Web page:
- Written by Kimberly Pepmiller Kimberly Pepmiller
- Created: 19 March 2017 19 March 2017
Our day began later today and yet we were all still up early with the wildlife outside and the early sunrise. Today was cloudy, colder and drizzly. It was actually long-sleeve weather. Domoina's brother, our chef and the other assistants had our morning ready with French pastries and eggs. We completed our morning devotions and then headed north for about an hour drive toward Tana. We arrived at a large Malagasy Lutheran Church in the town of Ilempona.
The drive today offered majestic views again of the rice fields and agricultural land. The fields were full of workers today harvesting crops, tilling by hand and caring for their land. We drove through the area today where all of the apples are harvested, and the people were walking out onto the main road with full baskets of apples on their heads.
This particular church is large with beautiful stained glass windows, a tiled aisle and decorative altar with wood carvings on each side. The pulpit was in the shape of a chalice and was high up in the air, about fifteen stairs up, so that the pastor can reach the large congregation. Upon our arrival, the pastor began a brief church service of hymns and provided a brief homily to those waiting in the pews. He provided an analogy that us as foreigners are fatter and the Malagasy are skinnier because they have worms but that God will provide care. The pastor had a second analogy that some are physically sick but we are all sick with sin and have Jesus as our healer. One observation our team made this week is that faith is abundant here. We noticed people walking into the church and praying before receiving care.
Today we were able to provide care for 436 patients. We had a smooth, steady day. The team maintained the same roles so we could keep our rhythm. Common diagnoses were high blood pressure, seizures, fungal infections and lots of dental cavities. Several more patients were referred for surgical procedures including patients with a goiter, hernia and enlarged spleen. At the end of the day we were able to hand out extra children's vitamins and toothbrushes to the children. There was one little girl who was very chatty and kept coming back to Lisa to see what else she could get from her. She even offered a small amount of Ariary (the Malagasy currency) to exchange her old toothbrush for a new toothbrush. Then she came through the line a second time after she had washed the mark of her hand to get another toothbrush. Most of the children are quiet around us, so this little girl was quite the surprise. Today Lorrie was able to assist many patients with reading glasses. It seemed toward the end of the day that word spread in the village that reading glasses were available, so it seems we were able to help many read their Bibles and sew with more attention to detail.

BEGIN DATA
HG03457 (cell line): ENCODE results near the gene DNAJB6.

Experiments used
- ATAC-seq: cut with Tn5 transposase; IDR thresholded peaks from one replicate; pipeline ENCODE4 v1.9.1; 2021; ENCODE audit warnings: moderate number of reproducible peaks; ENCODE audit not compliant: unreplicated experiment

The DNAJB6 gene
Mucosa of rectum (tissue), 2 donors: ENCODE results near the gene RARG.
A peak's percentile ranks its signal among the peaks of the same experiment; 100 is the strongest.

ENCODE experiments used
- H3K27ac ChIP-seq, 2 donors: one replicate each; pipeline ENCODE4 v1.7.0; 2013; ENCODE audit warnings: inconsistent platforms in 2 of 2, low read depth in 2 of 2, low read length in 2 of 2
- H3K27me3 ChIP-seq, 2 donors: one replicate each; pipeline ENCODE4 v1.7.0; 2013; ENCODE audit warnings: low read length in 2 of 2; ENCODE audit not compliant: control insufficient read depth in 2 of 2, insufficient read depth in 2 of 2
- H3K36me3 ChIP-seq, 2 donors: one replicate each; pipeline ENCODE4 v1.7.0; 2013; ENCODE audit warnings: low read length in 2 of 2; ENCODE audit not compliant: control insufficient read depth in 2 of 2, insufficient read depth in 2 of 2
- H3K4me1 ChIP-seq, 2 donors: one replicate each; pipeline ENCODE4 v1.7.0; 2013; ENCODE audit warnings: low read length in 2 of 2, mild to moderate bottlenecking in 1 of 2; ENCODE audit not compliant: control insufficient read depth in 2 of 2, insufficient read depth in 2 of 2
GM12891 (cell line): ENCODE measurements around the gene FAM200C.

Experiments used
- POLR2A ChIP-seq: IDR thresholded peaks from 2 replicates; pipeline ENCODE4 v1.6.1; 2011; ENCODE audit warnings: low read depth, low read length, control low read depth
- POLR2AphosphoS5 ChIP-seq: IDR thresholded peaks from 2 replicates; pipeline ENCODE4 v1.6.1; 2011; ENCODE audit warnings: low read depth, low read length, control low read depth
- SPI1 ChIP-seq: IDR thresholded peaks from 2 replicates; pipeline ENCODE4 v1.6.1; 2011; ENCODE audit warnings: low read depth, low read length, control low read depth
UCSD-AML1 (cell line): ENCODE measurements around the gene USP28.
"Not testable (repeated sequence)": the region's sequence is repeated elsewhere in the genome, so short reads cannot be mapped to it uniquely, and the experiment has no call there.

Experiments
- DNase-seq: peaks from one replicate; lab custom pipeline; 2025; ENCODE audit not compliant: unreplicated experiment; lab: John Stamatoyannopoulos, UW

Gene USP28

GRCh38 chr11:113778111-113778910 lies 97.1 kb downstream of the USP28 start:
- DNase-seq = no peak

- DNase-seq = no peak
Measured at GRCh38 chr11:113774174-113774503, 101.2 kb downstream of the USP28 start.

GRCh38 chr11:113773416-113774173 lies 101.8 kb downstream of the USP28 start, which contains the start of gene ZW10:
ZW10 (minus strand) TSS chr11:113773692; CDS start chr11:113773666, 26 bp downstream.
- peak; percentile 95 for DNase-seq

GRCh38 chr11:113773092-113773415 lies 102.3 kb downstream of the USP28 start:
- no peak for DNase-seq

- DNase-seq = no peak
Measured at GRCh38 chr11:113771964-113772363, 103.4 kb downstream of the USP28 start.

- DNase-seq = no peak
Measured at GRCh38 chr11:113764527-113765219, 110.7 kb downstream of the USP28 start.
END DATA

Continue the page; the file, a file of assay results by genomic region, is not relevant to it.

Overall this week we were able to provide care to 2126 patients.
Healthcare here in Madagascar is actually quite expensive based on the monthly wage that most Malagasy make. The minimum wage in Madagascar is $30 per month. This does not mean that all people make this much money, though. The average wage for a nurse is $40 per month. To be hospitalized in a semiprivate room at the Lutheran hospital here on the property is $2.50 per day. The cost to stay in a private room is $5–$10 per day. There is additional cost for surgery, medication and other parts of the stay. The family provides care, foo and laundry for the patients. This means that hospitalization for a person would cost more than they make each month, and saving money or using the bank system is not part of daily life.
This evening we had some down time and were able to unpack all of the remaining supplies that will be left here in Madagascar and used at the hospital to care for the “poor” people who cannot afford care or medications. Pastor Jeff and Pastor Matt put together a divine service for our team tonight to end the week of clinics and service. Tomorrow we will experience the Malagasy Lutheran Church service, and we look forward to worshiping with our brothers and sisters in Christ.
“Hesed” is a Hebrew word that means “kindness,” “mercy,” “loyalty,” “loving-kindness” or “steadfastness.” It’s the way God intends us to live together—a “love your neighbor as yourself,” active, selfless, sacrificial, caring-for-one-another brand of living contradictory to our fallen natures. The “Heseders” are continually looking to work together to share some small measure of God’s extraordinary love. Won’t you join us?